Do you see that box in my left sidebar? Yea, the one you can type in, that's it. Well, I've been very neglectful of the poor thing. I don't look at her any more or even listen to what she has to say. Before we have a messy divorce and she takes everything "but mah bones" (Star Trek anyone?), I have decided to give her some attention and answer the questions that you have so lovingly given her.

Where is the most embarrassing place your cell phone has gone off?
In the confessional. Very embarrassing! Thankfully, the priest was also very understanding.

When Jesus died, he descended to hell to free those who were waiting for the Christ and were worthy of heaven. This implies that everyone went to hell(which has been defined as a total separation from God) that died before Jesus opened the gates of heaven. I don't get it.
Hades, as I understand it, was the abode of the dead where all souls went when they died. Within Hades, the righteous dwelt in the bosom of Abraham and the unrighteous experienced the fire and gnashing of teeth that we typically associate with hell. Gehenna is the name given for that portion of Hades that housed the unrighteous.

When Jesus descends into "hell" (Hades) he goes to where the righteous dwell, to preach the Gospel to them and allow them an explicit faith in Him. Then, He empties Hades of all the righteous souls, leading them to heaven. What remains is Gehenna, or "hell" as we typically understand it.

So, to summarize, every one went to Hades when they died, but their experience of Hades depended on how they lived their life. It should also be noted that even the righteous souls who dwelt in the bosom of Abraham experienced some sense of separation from the Lord. Hades probably provided some comfort, but the righteous were still devoid of the Beatific Vision and the unmediated presence of our Trinitarian Lord. That is why Hades, even for the righteous, is a sort of prison that they long to escape. Jesus, of course, is the answer to that longing.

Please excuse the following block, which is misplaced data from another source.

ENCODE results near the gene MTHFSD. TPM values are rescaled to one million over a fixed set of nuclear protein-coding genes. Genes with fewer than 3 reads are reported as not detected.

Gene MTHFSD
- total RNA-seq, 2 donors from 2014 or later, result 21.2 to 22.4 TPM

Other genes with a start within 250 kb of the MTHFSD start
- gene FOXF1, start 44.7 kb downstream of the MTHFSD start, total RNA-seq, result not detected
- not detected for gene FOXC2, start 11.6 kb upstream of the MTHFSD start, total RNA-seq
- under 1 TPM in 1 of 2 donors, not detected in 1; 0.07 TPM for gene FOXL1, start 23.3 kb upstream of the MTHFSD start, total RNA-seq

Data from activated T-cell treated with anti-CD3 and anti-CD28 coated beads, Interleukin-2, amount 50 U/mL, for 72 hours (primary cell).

For more on this, including all of the Scriptural evidence, see my two debates on this topic:

What does "phat" stand for?
My username is "phatcatholic" because of my association with Phatmass, where we Preach Holy Apostolic Truth.

In the readings for today, Gen 6:1-4 (New Jerusalem) they speak of "Sons of God and Daughters of Man". Can you explain?
See "Angels and Saints: Part 4" for my analysis of Gen 6 from back in 2007.

What is a professional catechist? What does he do?
A catechist is someone who teaches and/or passes on the Catholic faith. The word "catechist", like the other "cat-" words (catechesis, catechism, catechumenate, catechetics, etc.), comes from the Greek word katekhizein, which means "to echo down." As a catechist, that is essentially what I do: I take the echo of the faith that has reverberated through these many centuries, safeguarded by and entrusted to the Church, and send it out so that it can transform hearts and minds in its wake.

What are the precepts of the Church?
Funny you should ask! See my recent post, appropriately titled, "The Precepts of the Church."

That should do for now. There are still more questions left to answer, but I should not dote on the formspring, lest she begin to think too highly of herself.

Pax Christi,